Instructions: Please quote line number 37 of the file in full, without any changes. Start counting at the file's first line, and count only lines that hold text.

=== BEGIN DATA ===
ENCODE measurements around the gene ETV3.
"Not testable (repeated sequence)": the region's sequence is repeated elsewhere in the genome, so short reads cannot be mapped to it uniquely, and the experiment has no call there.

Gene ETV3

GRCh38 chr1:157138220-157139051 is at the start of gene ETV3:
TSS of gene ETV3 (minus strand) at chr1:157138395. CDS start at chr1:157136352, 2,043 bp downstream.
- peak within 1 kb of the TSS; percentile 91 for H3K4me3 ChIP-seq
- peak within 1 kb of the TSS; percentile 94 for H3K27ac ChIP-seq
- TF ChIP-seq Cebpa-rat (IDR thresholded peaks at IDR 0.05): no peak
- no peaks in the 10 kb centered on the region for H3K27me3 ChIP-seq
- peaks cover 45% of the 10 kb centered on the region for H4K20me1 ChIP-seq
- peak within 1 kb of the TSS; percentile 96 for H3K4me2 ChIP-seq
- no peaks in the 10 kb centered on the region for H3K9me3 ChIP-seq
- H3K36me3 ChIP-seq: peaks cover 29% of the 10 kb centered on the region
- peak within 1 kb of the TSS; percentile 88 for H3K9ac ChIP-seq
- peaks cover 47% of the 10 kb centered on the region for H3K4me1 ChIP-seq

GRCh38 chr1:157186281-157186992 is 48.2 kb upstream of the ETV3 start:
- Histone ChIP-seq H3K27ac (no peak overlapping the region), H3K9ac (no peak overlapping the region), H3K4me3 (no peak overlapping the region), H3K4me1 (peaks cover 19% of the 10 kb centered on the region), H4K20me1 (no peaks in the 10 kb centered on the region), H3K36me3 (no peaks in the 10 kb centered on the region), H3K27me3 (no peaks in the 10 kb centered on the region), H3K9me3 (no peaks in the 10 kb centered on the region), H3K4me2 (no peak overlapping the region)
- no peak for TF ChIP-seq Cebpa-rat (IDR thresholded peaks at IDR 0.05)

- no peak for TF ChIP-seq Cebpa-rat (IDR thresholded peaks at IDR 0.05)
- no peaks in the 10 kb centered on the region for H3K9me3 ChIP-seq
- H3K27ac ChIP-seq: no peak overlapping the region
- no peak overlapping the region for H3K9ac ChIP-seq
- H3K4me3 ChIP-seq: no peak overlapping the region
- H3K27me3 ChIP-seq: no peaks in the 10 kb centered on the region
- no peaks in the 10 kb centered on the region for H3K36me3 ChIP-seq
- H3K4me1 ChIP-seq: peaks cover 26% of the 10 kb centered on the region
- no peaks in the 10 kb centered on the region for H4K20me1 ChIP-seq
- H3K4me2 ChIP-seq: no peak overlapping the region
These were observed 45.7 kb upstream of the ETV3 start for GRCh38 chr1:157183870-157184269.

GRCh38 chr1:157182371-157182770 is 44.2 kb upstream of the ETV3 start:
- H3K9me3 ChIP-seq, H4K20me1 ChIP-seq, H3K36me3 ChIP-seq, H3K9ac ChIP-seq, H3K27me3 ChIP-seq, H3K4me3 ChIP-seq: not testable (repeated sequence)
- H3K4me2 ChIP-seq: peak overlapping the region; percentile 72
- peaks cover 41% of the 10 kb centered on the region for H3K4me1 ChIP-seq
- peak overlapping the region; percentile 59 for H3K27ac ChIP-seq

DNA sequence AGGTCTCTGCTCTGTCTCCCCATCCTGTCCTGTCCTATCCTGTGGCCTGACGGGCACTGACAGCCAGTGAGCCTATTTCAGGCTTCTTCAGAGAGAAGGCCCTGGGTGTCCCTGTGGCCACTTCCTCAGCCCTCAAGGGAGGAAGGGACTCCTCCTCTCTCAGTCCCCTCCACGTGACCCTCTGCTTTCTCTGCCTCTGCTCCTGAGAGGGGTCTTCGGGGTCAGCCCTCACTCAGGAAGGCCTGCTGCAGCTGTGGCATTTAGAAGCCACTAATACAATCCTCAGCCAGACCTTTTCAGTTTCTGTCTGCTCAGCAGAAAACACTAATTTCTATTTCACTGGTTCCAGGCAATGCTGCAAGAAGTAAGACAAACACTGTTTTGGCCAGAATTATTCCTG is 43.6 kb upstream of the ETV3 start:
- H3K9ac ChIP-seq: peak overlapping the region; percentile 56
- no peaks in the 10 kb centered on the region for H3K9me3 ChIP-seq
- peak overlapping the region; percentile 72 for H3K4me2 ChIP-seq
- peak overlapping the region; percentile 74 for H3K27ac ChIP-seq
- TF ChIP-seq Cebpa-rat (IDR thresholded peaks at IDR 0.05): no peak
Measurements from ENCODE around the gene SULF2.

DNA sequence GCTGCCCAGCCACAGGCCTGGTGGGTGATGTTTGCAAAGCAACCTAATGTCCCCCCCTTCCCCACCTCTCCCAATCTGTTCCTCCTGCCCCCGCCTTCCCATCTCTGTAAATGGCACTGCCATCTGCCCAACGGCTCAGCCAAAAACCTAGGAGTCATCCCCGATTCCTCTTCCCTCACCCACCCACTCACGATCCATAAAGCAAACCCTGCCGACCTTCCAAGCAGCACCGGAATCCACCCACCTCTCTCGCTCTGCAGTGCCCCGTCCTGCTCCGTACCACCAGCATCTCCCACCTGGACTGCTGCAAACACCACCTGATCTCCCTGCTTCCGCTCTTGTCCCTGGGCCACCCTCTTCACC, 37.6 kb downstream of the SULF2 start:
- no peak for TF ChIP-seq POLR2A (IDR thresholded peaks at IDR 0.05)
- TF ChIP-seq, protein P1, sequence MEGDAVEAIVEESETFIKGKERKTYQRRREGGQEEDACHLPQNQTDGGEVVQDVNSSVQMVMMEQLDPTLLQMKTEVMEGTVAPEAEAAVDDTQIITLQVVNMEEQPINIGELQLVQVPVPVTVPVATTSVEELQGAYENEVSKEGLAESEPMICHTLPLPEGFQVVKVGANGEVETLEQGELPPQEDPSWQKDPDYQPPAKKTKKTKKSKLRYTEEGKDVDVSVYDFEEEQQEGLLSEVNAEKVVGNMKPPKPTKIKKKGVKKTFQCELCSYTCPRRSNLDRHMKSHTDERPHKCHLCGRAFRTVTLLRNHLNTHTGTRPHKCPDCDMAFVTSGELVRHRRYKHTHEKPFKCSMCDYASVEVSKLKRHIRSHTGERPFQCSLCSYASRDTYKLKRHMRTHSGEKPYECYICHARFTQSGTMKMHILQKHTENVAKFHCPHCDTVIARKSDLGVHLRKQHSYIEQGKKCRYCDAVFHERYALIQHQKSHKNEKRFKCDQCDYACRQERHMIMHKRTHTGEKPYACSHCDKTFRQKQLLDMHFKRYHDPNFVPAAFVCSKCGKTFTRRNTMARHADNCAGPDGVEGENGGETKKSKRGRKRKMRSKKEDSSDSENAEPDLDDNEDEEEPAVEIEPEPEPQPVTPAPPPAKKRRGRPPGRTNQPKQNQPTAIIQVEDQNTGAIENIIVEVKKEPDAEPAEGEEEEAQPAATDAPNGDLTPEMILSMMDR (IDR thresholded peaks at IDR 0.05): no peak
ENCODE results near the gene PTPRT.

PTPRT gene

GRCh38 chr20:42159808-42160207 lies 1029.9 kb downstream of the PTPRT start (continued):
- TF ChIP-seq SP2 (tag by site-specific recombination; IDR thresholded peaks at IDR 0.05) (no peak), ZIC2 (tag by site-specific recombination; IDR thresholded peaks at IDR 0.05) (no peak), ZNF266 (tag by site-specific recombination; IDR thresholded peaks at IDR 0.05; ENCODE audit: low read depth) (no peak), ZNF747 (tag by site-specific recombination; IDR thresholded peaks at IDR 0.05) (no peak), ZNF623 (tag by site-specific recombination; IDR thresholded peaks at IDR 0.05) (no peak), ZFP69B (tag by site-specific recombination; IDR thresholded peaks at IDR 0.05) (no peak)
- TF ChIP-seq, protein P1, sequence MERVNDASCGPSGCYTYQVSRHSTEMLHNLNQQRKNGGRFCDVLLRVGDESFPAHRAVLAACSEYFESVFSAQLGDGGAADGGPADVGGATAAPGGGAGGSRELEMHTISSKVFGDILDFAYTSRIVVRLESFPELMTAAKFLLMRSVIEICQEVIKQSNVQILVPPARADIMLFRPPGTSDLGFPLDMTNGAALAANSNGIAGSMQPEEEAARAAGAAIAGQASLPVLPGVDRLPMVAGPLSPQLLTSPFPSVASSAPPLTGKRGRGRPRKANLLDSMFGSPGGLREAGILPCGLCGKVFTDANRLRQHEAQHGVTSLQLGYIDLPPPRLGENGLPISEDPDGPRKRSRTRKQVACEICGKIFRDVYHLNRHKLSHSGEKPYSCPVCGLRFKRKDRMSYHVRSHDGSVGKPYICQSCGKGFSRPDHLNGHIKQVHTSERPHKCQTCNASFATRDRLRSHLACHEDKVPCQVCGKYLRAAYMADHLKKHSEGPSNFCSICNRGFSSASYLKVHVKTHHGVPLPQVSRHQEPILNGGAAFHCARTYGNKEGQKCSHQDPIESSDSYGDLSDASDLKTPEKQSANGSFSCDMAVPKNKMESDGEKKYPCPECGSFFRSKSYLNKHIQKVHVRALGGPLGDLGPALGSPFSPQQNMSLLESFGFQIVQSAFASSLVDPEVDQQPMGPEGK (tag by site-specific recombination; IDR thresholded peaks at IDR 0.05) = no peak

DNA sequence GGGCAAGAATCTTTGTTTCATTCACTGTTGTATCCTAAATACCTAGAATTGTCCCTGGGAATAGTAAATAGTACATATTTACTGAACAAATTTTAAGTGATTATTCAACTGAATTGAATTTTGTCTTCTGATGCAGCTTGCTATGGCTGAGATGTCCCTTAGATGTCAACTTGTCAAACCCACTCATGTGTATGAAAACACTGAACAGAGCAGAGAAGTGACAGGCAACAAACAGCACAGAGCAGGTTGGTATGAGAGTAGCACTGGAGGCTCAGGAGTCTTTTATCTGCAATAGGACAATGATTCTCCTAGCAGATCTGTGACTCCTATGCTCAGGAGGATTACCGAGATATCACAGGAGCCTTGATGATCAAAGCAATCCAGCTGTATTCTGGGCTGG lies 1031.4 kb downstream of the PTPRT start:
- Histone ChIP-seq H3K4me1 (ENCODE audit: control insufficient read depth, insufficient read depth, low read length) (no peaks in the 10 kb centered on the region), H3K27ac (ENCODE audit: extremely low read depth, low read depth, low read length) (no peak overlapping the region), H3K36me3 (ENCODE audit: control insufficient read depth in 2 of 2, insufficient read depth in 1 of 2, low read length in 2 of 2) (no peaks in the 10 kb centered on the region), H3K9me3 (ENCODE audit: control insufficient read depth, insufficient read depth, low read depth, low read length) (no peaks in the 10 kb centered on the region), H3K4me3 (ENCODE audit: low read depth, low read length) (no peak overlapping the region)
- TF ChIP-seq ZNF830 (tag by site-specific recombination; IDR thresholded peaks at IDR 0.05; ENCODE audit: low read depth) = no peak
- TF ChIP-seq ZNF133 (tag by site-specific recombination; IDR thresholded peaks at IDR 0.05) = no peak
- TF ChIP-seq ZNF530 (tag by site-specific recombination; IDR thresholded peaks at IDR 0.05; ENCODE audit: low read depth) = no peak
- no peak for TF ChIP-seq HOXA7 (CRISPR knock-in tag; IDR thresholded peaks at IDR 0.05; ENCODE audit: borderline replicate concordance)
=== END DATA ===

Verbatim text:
- no peaks in the 10 kb centered on the region for H3K9me3 ChIP-seq